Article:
In this video, Dr. Deepak Sudheendra explains the pharmacomechanical methods now being used at Penn Medicine to expedite the management of acute and chronic deep vein thrombosis. Dr. Sudheendra’s presentation contains case reports and an explication of the use of tPA in the context of pharmacomechanical resolution of DVT, as well as a discussion of the post-thrombotic syndrome.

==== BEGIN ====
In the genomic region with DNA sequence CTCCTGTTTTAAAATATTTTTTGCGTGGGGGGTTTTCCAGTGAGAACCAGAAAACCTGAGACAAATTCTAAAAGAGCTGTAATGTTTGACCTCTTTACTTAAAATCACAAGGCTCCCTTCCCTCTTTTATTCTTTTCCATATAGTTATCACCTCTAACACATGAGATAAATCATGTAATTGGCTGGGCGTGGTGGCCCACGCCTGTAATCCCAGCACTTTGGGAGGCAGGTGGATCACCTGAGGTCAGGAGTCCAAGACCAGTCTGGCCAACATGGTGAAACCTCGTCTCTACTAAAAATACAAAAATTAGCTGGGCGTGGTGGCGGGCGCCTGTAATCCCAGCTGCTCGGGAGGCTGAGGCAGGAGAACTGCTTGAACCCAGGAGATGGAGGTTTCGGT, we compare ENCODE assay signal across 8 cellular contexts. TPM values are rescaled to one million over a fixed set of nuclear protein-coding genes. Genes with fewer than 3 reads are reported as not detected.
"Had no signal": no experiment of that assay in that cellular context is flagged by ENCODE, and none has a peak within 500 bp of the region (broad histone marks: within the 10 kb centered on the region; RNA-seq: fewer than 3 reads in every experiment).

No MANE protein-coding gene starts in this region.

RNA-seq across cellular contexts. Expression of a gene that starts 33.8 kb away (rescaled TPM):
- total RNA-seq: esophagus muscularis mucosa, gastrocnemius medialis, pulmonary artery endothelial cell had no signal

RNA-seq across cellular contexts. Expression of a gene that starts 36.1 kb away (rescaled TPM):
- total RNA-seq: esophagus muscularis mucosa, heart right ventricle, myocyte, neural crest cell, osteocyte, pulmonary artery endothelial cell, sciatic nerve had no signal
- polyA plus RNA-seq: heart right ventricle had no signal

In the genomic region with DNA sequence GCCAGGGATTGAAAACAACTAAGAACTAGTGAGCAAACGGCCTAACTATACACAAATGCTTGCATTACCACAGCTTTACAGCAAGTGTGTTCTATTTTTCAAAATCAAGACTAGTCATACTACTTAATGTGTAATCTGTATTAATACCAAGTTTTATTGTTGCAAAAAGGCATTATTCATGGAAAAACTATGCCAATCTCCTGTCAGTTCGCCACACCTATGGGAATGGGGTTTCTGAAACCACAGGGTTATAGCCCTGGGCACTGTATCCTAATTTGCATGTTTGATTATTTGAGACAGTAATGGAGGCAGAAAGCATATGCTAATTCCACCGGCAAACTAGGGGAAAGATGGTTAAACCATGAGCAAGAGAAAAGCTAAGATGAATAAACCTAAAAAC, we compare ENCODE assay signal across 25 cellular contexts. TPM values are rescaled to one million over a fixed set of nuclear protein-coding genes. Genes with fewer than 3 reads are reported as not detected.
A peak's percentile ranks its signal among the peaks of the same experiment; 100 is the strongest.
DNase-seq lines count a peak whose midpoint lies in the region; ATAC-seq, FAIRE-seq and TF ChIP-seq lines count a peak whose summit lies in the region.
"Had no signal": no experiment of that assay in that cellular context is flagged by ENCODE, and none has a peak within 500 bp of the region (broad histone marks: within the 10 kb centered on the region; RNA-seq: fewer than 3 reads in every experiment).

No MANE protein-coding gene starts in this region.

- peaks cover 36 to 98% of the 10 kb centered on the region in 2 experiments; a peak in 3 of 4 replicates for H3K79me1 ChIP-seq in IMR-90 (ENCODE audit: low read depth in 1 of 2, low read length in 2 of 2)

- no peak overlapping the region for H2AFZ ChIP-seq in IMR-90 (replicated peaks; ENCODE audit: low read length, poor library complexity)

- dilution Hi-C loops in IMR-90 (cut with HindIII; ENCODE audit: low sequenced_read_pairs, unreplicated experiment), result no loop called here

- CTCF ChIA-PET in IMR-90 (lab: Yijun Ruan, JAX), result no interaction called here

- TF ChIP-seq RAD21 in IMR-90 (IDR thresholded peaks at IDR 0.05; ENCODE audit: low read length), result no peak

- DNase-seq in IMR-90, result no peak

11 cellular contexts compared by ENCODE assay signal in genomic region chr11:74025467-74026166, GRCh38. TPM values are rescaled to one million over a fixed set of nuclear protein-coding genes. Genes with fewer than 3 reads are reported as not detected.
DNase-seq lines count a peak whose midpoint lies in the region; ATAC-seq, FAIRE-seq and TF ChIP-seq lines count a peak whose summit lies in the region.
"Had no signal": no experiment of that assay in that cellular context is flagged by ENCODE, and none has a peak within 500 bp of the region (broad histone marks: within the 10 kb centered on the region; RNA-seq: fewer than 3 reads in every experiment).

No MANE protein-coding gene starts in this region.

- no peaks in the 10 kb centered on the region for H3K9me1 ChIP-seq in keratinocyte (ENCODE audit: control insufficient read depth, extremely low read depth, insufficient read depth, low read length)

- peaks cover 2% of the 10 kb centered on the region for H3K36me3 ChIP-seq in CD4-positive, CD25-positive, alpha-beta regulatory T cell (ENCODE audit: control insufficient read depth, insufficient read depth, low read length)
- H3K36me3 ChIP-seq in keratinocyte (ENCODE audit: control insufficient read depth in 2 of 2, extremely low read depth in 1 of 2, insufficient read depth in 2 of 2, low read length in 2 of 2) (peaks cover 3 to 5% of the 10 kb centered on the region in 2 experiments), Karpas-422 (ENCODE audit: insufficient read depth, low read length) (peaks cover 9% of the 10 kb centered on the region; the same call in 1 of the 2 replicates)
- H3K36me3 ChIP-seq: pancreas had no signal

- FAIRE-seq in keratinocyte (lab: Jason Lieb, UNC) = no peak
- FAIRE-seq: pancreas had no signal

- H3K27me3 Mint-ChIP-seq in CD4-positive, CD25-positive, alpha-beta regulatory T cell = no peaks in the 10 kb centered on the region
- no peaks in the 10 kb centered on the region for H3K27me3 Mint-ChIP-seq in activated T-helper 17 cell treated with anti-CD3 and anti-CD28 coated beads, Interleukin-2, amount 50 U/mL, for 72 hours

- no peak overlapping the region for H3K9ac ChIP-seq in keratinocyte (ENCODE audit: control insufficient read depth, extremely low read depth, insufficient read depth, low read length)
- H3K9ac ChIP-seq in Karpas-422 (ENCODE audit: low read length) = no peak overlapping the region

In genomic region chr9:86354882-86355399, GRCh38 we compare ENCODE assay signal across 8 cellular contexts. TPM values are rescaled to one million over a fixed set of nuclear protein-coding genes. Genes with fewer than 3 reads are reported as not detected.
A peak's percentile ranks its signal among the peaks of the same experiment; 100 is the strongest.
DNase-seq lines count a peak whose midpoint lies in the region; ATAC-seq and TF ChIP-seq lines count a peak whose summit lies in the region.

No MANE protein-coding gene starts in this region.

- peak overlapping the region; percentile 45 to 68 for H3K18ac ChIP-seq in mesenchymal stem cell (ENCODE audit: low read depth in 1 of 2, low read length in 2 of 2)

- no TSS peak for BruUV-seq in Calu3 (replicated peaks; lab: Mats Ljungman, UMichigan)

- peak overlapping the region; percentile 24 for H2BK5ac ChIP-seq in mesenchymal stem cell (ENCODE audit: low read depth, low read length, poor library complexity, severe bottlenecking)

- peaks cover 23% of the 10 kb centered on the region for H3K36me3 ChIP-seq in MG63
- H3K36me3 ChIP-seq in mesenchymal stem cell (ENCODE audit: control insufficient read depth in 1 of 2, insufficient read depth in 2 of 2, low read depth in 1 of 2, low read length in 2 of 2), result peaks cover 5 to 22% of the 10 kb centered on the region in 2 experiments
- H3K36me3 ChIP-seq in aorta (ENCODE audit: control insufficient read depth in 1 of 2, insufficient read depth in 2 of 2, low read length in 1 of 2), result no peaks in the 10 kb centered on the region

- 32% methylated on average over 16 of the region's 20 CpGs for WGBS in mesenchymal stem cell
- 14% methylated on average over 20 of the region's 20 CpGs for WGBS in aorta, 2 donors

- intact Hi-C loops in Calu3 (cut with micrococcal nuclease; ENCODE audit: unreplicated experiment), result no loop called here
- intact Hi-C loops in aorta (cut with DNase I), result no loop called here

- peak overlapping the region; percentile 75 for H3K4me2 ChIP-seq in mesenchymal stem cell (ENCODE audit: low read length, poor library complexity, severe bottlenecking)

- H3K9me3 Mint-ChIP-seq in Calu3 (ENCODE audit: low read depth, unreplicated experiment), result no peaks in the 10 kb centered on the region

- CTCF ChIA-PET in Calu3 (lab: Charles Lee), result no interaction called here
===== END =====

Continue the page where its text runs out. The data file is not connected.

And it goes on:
[MUSIC PLAYING] DEEPAK SUDHEENDRA: Hello, my name is Dr. Deepak Sudheendra, and I am a vascular interventional radiologist here at the University of Pennsylvania Perelman School of Medicine. Today I would like to talk to you about the management of acute and chronic deep vein thrombosis and post thrombotic syndrome. As you know, close to 600,000 patients per year are affected with deep vein thrombosis. And the vast majority of patients who present with deep vein thrombosis are generally treated according to the standard of care, which is blood thinning medication or anticoagulation. However, for anywhere between 25 to 50% of patients can present with long term complications of deep vein thrombosis. And those complications include symptoms such as chronic leg swelling, fatigue, heaviness, varicose veins, skin ulcers, and skin changes. Collectively, these symptoms are known as post-thrombotic syndrome. The mainstay for deep vein thrombosis remains anticoagulation. And the vast majority of patients will be treated in this manner. However, for patients who have extensive DVT, and by extensive I mean thrombus that involves the iliac vein, the femoral vein, and in some cases the entire superficial femoral vein, a more aggressive approach can be done to prevent the subsequent development of post-thrombotic syndrome. Patients that present with acute DVT-- and that is DVT that is seven to 14 days old-- are considered for DVT thrombolysis. Now DVT thrombolysis has changed over the past several years. Many of us recall patients undergoing DVT thrombolysis that involved two to three days of lytic therapy. And during that time there was always a concern for significant bleeding that could occur anywhere in the body. But as interventional radiology has advanced, as our techniques have advanced, the amount of thrombolytic agent that we have to use has significantly decreased. So for example, within 24 to 48 hours of developing a deep vein thrombosis, a patient could undergo what we now call pharmacomechanical DVT thrombectomy with a minimal amount of lytic agent. And as result of that, the chance of a bleeding complication has significantly been reduced. As I mentioned, pharmacomechanical thrombectomy has really changed the amount of lytic therapy that is needed to treat a patient who presents with DVT. The main lytic agent that we tend to use is tPA. And tPA, as you know, is a very powerful clot busting medication. Fortunately, it has a half life of about six to eight minutes, so it really doesn't last that long in the body. But even that six to eight minutes can be enough to cause significant hemorrhage within the body. And that is one of the reasons that many physicians have sometimes been reluctant to send a patient for DVT thrombolysis. Before pharmacomechanical thrombectomy came about, catheter directed thrombectomy involved putting a catheter in the affected vein and dripping tPA over 24, 48, and sometimes 72 hours, at a rate of a milligram an hour. So this resulted in a patient getting anywhere from say 24 to 72 milligrams of tPA, which is a large amount of tPA. And during that few days, there was a risk of bleeding anywhere in the body. Now with pharmacomechanical thrombectomy, the amount of tPA is significantly reduced. When a patient presents with acute DVT, and as I mentioned, the sooner we get the patient the better. So if we get a patient who presents with 24 to 48 hours of leg swelling and has significant deep vein thrombosis, we can generally get away with using anywhere from about 6 to 10 milligrams of tPA in order to clear that clot. This is an example of what we call pharmacomechanical DVT thrombectomy. Rather than just dripping a clot busting medication into the vein, a catheter is placed throughout the entire blood clot, and a strong lytic agent is instilled under high pressure. After that lytic agent sits there for about 15 to 20 minutes, it is sucked into the catheter. And because the clot is soft, we're able to get the vast majority of thrombus out of the deep venous system. Pharmacomechanical thrombectomy is really ideal for this patient who has acute DVT. And while acute DVT, as I mentioned, is defined as DVT within seven to 14 days, the sooner a patient presents to our interventional radiology department the more likely we can get nearly all of the thrombus out of the deep venous system. So the main message is the sooner someone can get a procedure such as this done, the more likely they are to benefit from the procedure. Now what do we do for patients who have subacute deep vein thrombosis or chronic deep vein thrombosis that has been going on for five, ten or 15 years? Here at Penn Medicine we have been more aggressive in treating patients with subacute and chronic deep vein thrombosis. Patients who have had deep vein thrombosis for five, ten, or 15 years and who have been suffering from constant leg swelling, fatigue, pain, and ulcers, and sometimes have had difficulty ambulating and are wheelchair bound have been able to come and meet our multidisciplinary team to help deal with their post thrombotic complications. For example, I have here a case of a 54-year-old female who presented with pheochromoycytoma and a left lower extremity DVT that was about a month old. Over the course of that month, this patient's leg was worsening. And to the point where there was concern as to whether she was going to lose viability of her leg. Fortunately, her leg was not in extreme danger, but you can see in the pictures that she was really starting to develop a infection of the left lower extremity. So although this clot was about three to four weeks in age, we were able to take this patient and do the pharmacomechanical thrombectomy. For those of you who may not be familiar with seeing a angiogram, the patient here is actually laying on her stomach in the prone position. And we've actually placed a catheter in the back of the knee and the popliteal vein. You can see there is a wire that is going up the leg in the superficial femoral vein and there is an adjacent vein next to it, which is actually a collateral vein. As we go near the hip region and into the pelvis, you can see that there is really a lot of collateral veins. There is not one particular vein that can be outlined such as a femoral vein or an iliac vein. Looking further into the pelvis, we can see the contrast going into the pelvis and really not going much, much farther than that. We can see that the inferior vena cava is not being visualized well here. And this is because of the extent of deep vein thrombosis in this patient. Here, this is one of the pharmacomechanical devices that we use to remove a clot, which is known as the Trerotola device. We followed this with balloon angioplasty to really open up the veins, because the veins have, over the course of three to four weeks, have started to get scarred from the inflammation of the clot that is sitting there. After balloon angioplasty we put stents into the veins to really keep them open. And as you can see now, there is one continuous vein going in the pelvis. We can see the iliac vein draining into the vena cava. What sort of outcome does this have on a patient? Well, you can see here that within a month her symptoms and her physical examination had significantly improved. She continued on anticoagulation as well as wearing a compression stocking. And the combination of those two therapies really resulted in her having a wonderful outcome, and really being close to normal. Now in our next case, this case it involves a 34-year-old female. She was three weeks postpartum, and presented with pain, swelling, and a palpable cord along the knee of her left lower extremity. This was in August of 2014. She reported to a local emergency room in Dallas, Texas and had an ultrasound which showed clot in the greater saphenous vein, extending from the calf to just above the knee. So as you can surmise, she was diagnosed with superficial thrombophlebitis. Now as we all know, management of superficial thrombophlebitis has really involved NSAID therapy and warm compresses. And that is exactly the treatment that this patient received. However, superficial thrombophlebitis can extend to DVT in up to 15% of patients. And in this particular patient, because the superficial thrombophlebitis extended for greater than five centimeters and extended into her thigh, within 24 hours she presented with shortness of breath and was found to have bilateral pulmonary embolism. She was also found to have extensive DVT involving the left iliac veins, the common femoral vein, superficial femoral vein, and the calf veins. At that local hospital she underwent an unsuccessful DVT thrombolysis, and was subsequently informed by her physicians the nothing further could be done, that her running days were over, because she was an avid marathon runner, and that she needed to wear stockings for life, and in addition, be on anticoagulation for life. And she sought a second opinion here at Penn Medicine. When we saw this patient, we found that her symptoms now had been going on for several months. So she was actually not in the acute phase of DVT any longer, she was more in the chronic phase. What we were able to find out is that this particular patient suffered from a medical condition known as May-Thurner Syndrome. This is a condition that can easily be treated, but the treatment does not involve lifelong anticoagulation. The mainstay of therapy in these cases is balloon angioplasty, and many times stenting of the iliac vein. What May-Thurner really involves is compression of the left common iliac vein. As you can see in this image, the right common iliac artery, the way it sits in front of the left common iliac vein in women can lead to compression of the iliac vein. And when that iliac vein becomes blocked with thrombus, that thrombus can extend down the entirety of the leg. What happened in this particular patient is that she developed thrombophlebitis in the saphenous vein which joins the femoral vein. And because she did not have a healthy outflow to this particular vein, her venous system was really burdened with pressure, so to speak. And so she had clot that extended into the femoral vein. So she came here to interventional radiology. We placed her in the prone position and we placed a catheter in her popliteal vein. As you can see in this first image, there are several collateral veins going all the way up the leg. You can see that there's really no contrast going in the pelvis at all. We do see some contrast in the inferior vena cava. So we do know by this venogram that the inferior vena cava is open, but that the rest of the veins below the vena cava are closed in the left lower extremity. In this case, we were able to get through all of her blockages and do aggressive balloon angioplasty and stenting. And now, if I were to ask you to take a marker and pick out one vein that drains her entire leg you would be able to do that. And you can see here we have a stent in her iliac vein. This is her femoral vein and her superficial femoral vein going down to her popliteal vein. And she has continuous flow now throughout her left lower extremity. Within five days of the procedure she had already flown home back to Texas. And you can see that her left leg swelling has completely resolved within a matter of days, and is the same size as the right lower extremity. Within six weeks, all of the skin changes had started to disappear, and the ankle swelling had also resolved. This patient was discharged on anticoagulation with Coumadin and aspirin therapy. And this is a therapy that she will generally have to continue for three to six months. And after that, the anticoagulation can generally be stopped, unless the patient, of course, develops a new DVT or is found to have a hypercoagulable condition. But in this particular patient, she will most likely come off of her anticoagulation after three to six months, and will not need any further anticoagulation. She'll remain on a baby aspirin daily.